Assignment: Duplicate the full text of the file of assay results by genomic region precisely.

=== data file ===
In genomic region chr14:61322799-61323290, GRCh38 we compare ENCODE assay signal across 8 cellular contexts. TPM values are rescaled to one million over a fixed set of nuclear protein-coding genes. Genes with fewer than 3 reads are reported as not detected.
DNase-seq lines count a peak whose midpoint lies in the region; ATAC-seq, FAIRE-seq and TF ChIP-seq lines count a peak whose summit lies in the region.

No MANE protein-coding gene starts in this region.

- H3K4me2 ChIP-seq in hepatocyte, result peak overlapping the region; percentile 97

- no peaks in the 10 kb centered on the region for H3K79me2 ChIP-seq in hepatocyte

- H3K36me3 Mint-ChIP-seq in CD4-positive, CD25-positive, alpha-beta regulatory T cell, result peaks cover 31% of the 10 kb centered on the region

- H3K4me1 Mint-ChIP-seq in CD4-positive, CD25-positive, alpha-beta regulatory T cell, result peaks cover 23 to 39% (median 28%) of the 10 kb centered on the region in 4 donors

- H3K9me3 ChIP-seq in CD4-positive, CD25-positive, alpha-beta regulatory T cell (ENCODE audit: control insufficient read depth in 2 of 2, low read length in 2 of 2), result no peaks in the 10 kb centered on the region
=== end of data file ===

In genomic region chr14:61322799-61323290, GRCh38 we compare ENCODE assay signal across 8 cellular contexts. TPM values are rescaled to one million over a fixed set of nuclear protein-coding genes. Genes with fewer than 3 reads are reported as not detected.
DNase-seq lines count a peak whose midpoint lies in the region; ATAC-seq, FAIRE-seq and TF ChIP-seq lines count a peak whose summit lies in the region.

No MANE protein-coding gene starts in this region.

- H3K4me2 ChIP-seq in hepatocyte, result peak overlapping the region; percentile 97

- no peaks in the 10 kb centered on the region for H3K79me2 ChIP-seq in hepatocyte

- H3K36me3 Mint-ChIP-seq in CD4-positive, CD25-positive, alpha-beta regulatory T cell, result peaks cover 31% of the 10 kb centered on the region

- H3K4me1 Mint-ChIP-seq in CD4-positive, CD25-positive, alpha-beta regulatory T cell, result peaks cover 23 to 39% (median 28%) of the 10 kb centered on the region in 4 donors

- H3K9me3 ChIP-seq in CD4-positive, CD25-positive, alpha-beta regulatory T cell (ENCODE audit: control insufficient read depth in 2 of 2, low read length in 2 of 2), result no peaks in the 10 kb centered on the region